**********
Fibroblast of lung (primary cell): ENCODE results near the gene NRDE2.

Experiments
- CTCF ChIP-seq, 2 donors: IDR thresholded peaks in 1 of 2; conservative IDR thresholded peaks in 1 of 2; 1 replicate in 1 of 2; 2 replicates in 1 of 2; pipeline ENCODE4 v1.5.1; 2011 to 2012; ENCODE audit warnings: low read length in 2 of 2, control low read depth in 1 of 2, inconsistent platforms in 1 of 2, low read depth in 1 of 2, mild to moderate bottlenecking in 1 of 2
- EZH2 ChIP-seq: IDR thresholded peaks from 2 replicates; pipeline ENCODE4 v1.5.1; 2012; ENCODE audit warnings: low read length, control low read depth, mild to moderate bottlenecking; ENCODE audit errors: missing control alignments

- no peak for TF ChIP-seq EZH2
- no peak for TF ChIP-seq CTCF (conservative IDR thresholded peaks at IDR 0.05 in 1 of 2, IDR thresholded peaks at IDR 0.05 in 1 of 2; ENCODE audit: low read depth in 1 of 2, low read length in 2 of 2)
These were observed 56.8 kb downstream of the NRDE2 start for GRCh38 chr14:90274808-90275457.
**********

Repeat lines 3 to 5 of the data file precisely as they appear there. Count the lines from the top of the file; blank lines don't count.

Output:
- CTCF ChIP-seq, 2 donors: IDR thresholded peaks in 1 of 2; conservative IDR thresholded peaks in 1 of 2; 1 replicate in 1 of 2; 2 replicates in 1 of 2; pipeline ENCODE4 v1.5.1; 2011 to 2012; ENCODE audit warnings: low read length in 2 of 2, control low read depth in 1 of 2, inconsistent platforms in 1 of 2, low read depth in 1 of 2, mild to moderate bottlenecking in 1 of 2
- EZH2 ChIP-seq: IDR thresholded peaks from 2 replicates; pipeline ENCODE4 v1.5.1; 2012; ENCODE audit warnings: low read length, control low read depth, mild to moderate bottlenecking; ENCODE audit errors: missing control alignments

- no peak for TF ChIP-seq EZH2